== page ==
Infection with Eimeria is one of the most economically important diseases of sheep. Historically, some Eimeria spp were thought to be infectious and transmissible between sheep and goats, but the parasites are now considered host-specific. The names of some species of goat coccidia are still erroneously applied to species of similar appearance found in sheep. E crandallis and E ovinoidalis (ninakohlyakimovae) are pathogens of lambs (usually 1–6 mo old); E ovina appears to be somewhat less pathogenic. Older sheep serve as sources of infection for the young. All other Eimeria of sheep are essentially nonpathogenic, even when large numbers of oocysts are present in feces.
Signs include diarrhea (sometimes containing blood or mucus), dehydration, fever, inappetence, weight loss, anemia, wool breaking, and death. The ileum, cecum, and upper colon are usually most affected and may be thickened, edematous, and inflamed; sometimes, there is mucosal hemorrhage. Thick, white, opaque patches containing large numbers of E ovina oocysts may develop in the small intestine. Because oocysts are prevalent in feces of sheep of all ages, coccidiosis cannot be diagnosed based solely on finding oocysts. Peak oocyst counts of >100,000/g of feces have been reported in 8- to 12-wk-old lambs that appeared healthy. However, diarrhea with oocyst counts of a pathogenic species of >20,000/g is characteristic of coccidiosis in sheep. Immune complex glomerulonephritis has also been attributed to coccidiosis. Fly strike and secondary bacterial enteric infections may accompany coccidiosis in lambs.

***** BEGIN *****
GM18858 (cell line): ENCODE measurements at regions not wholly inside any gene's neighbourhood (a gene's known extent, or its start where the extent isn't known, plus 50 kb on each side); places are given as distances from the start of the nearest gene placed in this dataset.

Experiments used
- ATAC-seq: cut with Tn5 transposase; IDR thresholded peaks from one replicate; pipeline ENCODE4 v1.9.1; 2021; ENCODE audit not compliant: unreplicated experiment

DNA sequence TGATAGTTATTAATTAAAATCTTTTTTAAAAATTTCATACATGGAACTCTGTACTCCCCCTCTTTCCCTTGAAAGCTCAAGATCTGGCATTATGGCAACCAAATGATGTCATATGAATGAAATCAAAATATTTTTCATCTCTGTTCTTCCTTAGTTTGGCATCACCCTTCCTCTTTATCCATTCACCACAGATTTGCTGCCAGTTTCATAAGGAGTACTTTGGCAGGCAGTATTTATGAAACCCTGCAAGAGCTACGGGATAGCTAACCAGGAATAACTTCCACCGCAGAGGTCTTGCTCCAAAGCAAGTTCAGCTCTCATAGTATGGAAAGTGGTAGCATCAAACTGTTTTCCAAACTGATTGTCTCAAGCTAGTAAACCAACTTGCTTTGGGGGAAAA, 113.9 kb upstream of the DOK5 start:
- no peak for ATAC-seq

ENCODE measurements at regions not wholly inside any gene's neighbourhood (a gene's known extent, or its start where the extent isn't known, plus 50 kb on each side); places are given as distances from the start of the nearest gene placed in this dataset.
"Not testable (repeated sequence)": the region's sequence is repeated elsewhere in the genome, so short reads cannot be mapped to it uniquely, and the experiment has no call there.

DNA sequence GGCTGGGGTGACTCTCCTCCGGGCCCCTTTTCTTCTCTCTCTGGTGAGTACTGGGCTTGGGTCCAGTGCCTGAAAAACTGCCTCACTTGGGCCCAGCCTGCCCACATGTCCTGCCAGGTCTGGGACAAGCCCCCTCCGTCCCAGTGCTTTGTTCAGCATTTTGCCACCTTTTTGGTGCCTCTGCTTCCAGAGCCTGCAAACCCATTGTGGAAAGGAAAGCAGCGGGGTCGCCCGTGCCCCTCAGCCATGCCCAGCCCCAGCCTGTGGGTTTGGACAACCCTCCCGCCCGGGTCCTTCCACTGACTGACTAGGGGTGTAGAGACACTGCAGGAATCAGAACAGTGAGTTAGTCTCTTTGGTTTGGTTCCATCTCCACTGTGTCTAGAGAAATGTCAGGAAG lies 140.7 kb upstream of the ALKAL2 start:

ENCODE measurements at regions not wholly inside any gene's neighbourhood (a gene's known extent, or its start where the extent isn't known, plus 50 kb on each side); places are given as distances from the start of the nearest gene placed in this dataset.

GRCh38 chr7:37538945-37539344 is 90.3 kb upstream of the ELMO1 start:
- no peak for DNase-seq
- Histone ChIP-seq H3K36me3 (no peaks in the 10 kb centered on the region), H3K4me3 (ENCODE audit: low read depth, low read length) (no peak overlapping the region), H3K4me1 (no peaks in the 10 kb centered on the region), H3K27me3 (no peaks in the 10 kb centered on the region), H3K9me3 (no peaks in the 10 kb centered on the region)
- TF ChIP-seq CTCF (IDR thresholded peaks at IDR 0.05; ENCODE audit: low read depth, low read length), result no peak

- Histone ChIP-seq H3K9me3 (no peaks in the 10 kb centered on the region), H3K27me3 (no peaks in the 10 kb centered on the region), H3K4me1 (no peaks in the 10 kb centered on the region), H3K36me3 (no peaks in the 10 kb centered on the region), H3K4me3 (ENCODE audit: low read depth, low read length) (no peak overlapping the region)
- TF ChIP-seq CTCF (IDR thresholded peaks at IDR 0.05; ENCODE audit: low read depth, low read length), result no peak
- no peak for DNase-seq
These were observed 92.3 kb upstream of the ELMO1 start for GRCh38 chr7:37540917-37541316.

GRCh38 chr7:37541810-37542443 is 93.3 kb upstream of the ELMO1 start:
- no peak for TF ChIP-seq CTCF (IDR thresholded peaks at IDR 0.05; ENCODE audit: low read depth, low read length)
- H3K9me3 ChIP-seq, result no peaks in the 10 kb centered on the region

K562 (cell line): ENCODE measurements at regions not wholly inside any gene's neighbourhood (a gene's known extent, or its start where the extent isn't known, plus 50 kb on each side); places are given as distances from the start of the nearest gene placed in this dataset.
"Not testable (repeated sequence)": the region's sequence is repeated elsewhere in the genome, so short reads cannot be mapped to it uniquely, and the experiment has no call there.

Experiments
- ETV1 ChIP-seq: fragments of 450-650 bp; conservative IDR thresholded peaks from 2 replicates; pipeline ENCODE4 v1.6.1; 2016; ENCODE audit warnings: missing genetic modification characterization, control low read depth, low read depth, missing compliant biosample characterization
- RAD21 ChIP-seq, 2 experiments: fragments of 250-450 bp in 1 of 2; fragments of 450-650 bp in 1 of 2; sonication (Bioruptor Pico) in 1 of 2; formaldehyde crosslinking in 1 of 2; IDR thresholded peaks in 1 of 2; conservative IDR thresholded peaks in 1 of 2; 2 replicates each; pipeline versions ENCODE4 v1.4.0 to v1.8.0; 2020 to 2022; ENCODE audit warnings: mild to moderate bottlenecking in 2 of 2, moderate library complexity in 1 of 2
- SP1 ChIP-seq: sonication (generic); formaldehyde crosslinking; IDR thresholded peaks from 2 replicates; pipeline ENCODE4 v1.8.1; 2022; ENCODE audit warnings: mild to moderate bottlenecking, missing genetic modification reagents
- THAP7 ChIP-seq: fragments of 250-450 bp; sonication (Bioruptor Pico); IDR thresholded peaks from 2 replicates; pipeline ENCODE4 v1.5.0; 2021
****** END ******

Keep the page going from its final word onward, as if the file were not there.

Lambs 1–6 mo old in lambing pens, intensive grazing areas, and feedlots are at greatest risk as a result of shipping, ration change, crowding stress, severe weather, and contamination of the environment with oocysts from ewes or other lambs. Because occurrence of coccidiosis under these management systems often becomes so predictable, coccidiostats should be administered prophylactically for 28 consecutive days beginning a few days after lambs are introduced into the environment. A concentrated ration containing monensin at 15 g/tonne can be fed to ewes from 4 wk before lambing until weaning, and to lambs from 4–20 wk of age. The toxic level of monensin for lambs is 4 mg/kg. Lasalocid (15–70 mg/head/day, depending on body wt) may be effective. A combination of monensin and lasalocid at 22 and 100 mg/kg of diet, respectively, is an effective prophylactic against naturally occurring coccidiosis in early weaned lambs under feedlot conditions.
Treatment of affected sheep once coccidiosis has been diagnosed is not effective, but severity can be reduced if treatment is begun early. A single treatment of toltrazuril (20 mg/kg) can significantly reduce the oocyst output in naturally infected lambs for ~3 wk after administration. Diclazuril (1 mg/kg) is an effective oral anticoccidial in lambs and is administered once at ~6–8 wk of age (most common) or twice (at 3–4 wk of age and again 3 wk later). Sulfaquinoxaline in drinking water at 0.015% concentration for 3–5 days may be used to treat affected lambs. In groups of lambs at pasture, frequent rotation of pastures for parasite control also helps control coccidial infection. However, when lambs are exposed to infection early in life as a result of infection from the ewe and a contaminated lambing ground, a solid immunity usually develops and problems are seen only when the stocking density is extremely high.